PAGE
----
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With portraiture, what you see is not always what you want to get. Even the very best portrait with the perfect model will often need some form of post-production to get it to pop. Today we are going to look at six classic post production techniques to get the most out of your portraits. These techniques are generally similar in Lightroom and Photoshop but in this article we shall concentrate on Lightroom. When using Photoshop it is best to use an adjustment layer or a duplicate layer to preserve the original.
1. Blemish Removal
No skin is flawless and so to clean up a model’s skin we can use the Spot Edit tool from Lightroom’s develop module. Select the Heal tab not the clone and set a brush size about 50% bigger than the larger blemishes. Add about 25% feather and then simply place the cursor over the blemish. Lightroom will estimate what area should be used to cover the blemish but if this is not good, you can relocate the selection area to improve the coverage. At the bottom of the Lightroom window there is a useful Visualise Spots box, this reveals a negative version of the image showing where potential blemishes are.
2. Enhancing the Eyes
Lightroom’s Adjustment Brush tool contains a number of useful presets to enhance portraits. To enhance the eyes we can use the Iris Enhance preset, from the presets drop-down. Zoom in tight on eye area, then apply the brush over the iris area. By default the flow rate, the rate at which the effect is applied is set to 48. This means that you might need to paint over the area several times for the effect to really kick in. Once the effect is applied, you can further enhance it by adjusting the sliders for the tool. Clarity and Saturation are particularly good tools to use.
3. Removing Wrinkles
Another Adjustment Brush preset comes in useful here, the soften skin preset. Like the Iris Enhance you simply carefully apply the brush over the wrinkles. Again like Iris Enhance, the preset is fully adjustable after the fact. You will find that the default brush size is very small, so that you can work on individual wrinkles. Another way to remove wrinkles is to return to the Spot Edit tool and use the Heal tab again. Select a small brush size and rather than selecting just a spot, click and drag along the wrinkle line. Lightroom will attempt to smooth out that line.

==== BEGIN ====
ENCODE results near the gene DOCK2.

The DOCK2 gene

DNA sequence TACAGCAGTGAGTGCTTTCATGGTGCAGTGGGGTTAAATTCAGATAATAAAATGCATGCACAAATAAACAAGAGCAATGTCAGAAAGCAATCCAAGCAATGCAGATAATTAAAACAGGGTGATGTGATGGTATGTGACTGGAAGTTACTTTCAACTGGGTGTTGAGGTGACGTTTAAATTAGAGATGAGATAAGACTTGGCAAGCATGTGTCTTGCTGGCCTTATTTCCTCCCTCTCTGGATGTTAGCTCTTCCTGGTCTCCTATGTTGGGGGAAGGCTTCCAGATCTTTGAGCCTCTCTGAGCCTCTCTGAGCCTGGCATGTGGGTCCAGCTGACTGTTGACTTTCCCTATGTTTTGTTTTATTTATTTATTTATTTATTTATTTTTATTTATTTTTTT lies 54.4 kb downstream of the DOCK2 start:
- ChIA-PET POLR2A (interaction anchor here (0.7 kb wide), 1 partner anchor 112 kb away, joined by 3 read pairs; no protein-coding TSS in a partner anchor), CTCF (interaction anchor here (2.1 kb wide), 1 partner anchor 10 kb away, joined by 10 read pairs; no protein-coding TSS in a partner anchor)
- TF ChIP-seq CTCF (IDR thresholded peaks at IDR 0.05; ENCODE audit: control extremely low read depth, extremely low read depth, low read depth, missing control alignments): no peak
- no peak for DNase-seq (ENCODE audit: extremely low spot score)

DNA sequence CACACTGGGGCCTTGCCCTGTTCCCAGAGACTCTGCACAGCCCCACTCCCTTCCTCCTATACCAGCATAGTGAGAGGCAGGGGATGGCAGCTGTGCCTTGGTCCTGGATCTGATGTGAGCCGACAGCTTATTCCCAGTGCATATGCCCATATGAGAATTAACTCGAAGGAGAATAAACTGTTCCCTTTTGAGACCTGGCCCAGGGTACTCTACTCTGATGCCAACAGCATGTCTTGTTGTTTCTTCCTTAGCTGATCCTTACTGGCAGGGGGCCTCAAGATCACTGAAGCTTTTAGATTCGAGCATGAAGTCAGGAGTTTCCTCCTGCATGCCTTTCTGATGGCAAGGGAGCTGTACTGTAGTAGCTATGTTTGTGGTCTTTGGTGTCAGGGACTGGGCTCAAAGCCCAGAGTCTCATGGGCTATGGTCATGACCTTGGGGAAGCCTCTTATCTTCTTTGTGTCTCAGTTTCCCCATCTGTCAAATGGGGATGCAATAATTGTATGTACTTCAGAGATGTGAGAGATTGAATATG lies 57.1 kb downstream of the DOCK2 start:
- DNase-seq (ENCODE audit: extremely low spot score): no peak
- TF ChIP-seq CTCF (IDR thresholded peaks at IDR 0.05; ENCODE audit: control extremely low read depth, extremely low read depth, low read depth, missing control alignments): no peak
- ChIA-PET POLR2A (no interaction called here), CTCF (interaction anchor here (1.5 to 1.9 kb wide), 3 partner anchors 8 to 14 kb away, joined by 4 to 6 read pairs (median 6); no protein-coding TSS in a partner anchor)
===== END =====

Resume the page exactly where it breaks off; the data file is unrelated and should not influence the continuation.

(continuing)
4. Blurring the Background
Not all of us are lucky enough to own fast prime lenses for that shallow depth of field, so in order to simulate the classic out of focus portrait background we can use Lightroom’s clarity slider with the Adjustment Brush tool. Select the tool and set the brush to a fairly large size and a feather of 10-20%. Now reduce the Clarity slider to -100 and paint around the model being careful not to cut into the model herself.
5. Cinematic Style Portrait
The desaturated movie look is a great way to add character to your portraits. To achieve this we need to boost the contrast slider to between +5 to +10. We now boost the overall dynamic range by reducing highlights and whites by -10 to -20 and increasing shadows and blacks by the same. Play around with the exact figures to get a slightly flatter looking image.
Now we are going to slide the clarity tool to around +40-50%. Next we slide the Saturation tool to -50 to -60 to remove a lot of the colour from the image, you can also experiment using the Vibrance tool instead.
Now using the Tone Curve we can boost the contrast slightly. At the left and right ends of the histogram drag the line down slightly. In the mid tone region you can, if needed, bring the line upwards. This adds a subtle boost in the overall contrast.
6. Sharpening Eyes
The most important part of any portrait is the eyes. As well as enhancing them, it is a good idea to selectively sharpen them. Rather than apply a blanket sharpen to the whole image, which may reintroduce some of issues we have already removed, we can sharpen only the eye area. To do this, we return to our old favorite, the Adjustment Brush. Reset any corrections in the tool by clicking twice on the Effect text at the top of the tool. From the bottom of the Lightroom window, check the Show Selected Mask Overlay box and gently paint over the eyes. You will see a red mask being overlaid, helping you to to keep the correction only on the eyes. Use a brush that is about 50% the size of the eyes and a feather of about 10%. Once happy, select the Show Overlay box and boost the Clarity by 20% and the Sharpness to 70-80%.
While these are quite basic techniques, using one, some or all of them can make dramatic improvements to the look of your portraits.